There were two other late additions to the list — White House chief of staff John Kelly and Deputy Attorney General Rod Rosenstein. White House press secretary Sarah Huckabee Sanders had originally said no one from the White House would attend the briefing, at which the investigation into Trump’s campaign will be discussed.
Rosenstein appointed special counsel Robert Mueller, who is leading the Russia investigation, and is frequently criticized by Trump.
Two House lawmakers — Intelligence Committee Chairman Devin Nunes and Oversight and Government Reform Chairman Trey Gowdy — were invited to attend both briefings, as were Kelly, Rosenstein, FBI Director Christopher Wray and National Intelligence Director Dan Coats, according to the Justice Department.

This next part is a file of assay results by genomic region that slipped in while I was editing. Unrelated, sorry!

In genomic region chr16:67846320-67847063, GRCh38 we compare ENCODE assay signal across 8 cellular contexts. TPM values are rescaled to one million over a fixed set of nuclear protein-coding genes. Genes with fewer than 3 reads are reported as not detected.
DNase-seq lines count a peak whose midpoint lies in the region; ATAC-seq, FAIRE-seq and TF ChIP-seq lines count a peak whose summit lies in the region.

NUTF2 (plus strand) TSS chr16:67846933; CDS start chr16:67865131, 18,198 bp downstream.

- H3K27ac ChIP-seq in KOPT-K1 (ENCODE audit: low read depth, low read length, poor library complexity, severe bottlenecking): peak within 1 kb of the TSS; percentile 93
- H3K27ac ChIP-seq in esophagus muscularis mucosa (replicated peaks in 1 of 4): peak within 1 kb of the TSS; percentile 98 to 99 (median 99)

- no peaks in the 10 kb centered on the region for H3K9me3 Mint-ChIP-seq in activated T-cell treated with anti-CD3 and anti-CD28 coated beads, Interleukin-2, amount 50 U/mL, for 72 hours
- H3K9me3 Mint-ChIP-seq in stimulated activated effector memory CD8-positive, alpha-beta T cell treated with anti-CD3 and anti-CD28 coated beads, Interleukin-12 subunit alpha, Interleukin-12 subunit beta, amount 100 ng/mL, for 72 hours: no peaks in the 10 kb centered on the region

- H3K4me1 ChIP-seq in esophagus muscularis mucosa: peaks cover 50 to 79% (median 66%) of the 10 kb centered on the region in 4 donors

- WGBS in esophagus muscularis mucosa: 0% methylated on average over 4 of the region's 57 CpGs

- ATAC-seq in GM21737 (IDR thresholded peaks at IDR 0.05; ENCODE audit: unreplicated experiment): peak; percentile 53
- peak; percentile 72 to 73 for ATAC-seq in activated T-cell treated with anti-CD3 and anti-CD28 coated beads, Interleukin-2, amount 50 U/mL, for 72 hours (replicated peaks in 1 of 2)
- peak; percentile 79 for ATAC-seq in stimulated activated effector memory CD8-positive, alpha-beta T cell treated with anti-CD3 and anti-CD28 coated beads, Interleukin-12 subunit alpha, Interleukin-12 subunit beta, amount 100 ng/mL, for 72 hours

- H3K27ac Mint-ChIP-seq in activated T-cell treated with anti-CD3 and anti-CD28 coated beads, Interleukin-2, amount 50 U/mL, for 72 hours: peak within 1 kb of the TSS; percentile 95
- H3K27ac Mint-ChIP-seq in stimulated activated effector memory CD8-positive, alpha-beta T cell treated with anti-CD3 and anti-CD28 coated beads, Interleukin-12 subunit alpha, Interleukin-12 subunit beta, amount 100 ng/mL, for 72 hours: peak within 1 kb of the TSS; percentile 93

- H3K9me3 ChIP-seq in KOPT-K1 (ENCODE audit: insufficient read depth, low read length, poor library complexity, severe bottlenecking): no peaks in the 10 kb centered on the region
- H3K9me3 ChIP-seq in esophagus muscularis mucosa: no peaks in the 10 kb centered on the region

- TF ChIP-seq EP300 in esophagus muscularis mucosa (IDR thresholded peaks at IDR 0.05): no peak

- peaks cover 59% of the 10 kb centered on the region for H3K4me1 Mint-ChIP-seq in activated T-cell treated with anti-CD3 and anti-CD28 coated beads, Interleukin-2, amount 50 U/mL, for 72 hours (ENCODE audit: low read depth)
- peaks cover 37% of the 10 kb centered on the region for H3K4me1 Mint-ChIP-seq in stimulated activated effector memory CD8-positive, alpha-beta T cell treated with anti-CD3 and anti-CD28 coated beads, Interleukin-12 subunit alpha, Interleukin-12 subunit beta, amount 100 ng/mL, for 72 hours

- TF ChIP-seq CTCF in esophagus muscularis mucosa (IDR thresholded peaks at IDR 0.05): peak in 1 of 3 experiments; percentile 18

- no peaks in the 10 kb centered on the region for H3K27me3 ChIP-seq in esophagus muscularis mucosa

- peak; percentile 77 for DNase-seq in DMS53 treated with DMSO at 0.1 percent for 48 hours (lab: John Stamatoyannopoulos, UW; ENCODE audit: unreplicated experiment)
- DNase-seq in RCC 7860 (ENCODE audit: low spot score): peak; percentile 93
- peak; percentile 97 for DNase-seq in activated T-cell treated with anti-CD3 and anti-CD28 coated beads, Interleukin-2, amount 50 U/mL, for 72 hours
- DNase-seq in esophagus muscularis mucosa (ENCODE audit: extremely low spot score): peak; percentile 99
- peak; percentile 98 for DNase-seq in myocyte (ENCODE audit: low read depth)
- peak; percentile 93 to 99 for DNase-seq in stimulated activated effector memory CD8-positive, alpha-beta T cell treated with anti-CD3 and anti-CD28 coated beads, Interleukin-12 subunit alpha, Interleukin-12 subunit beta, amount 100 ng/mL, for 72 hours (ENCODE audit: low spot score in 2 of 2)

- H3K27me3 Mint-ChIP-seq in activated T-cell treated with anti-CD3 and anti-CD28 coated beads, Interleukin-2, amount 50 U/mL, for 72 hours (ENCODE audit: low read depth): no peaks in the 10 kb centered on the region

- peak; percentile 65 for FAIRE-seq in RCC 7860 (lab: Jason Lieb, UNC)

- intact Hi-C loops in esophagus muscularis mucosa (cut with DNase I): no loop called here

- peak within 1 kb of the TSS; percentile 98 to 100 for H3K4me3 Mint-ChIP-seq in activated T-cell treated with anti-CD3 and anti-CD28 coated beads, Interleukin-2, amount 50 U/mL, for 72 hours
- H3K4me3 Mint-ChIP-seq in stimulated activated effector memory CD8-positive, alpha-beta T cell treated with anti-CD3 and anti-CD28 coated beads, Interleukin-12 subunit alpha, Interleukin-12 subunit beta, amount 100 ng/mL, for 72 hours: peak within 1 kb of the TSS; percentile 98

All were invited to the second briefing, as well, plus Ryan, Senate Majority Leader Mitch McConnell, Senate Democratic leader Chuck Schumer and House Democratic leader Nancy Pelosi. Senate Intelligence Committee Chairman Richard Burr was also invited, along with the top Democrat on the Senate intelligence panel, Sen. Mark Warner, and the top Democrat on the House intelligence panel, Rep. Adam Schiff.
Details about the meetings continued to shift Thursday morning. A spokeswoman for Ryan, AshLee Strong, said he would attend the first meeting instead of the second one. And Schumer called for the first meeting to be canceled.
“What is the point of the separate briefing if not to cause partisan trouble?” Schumer said in a statement.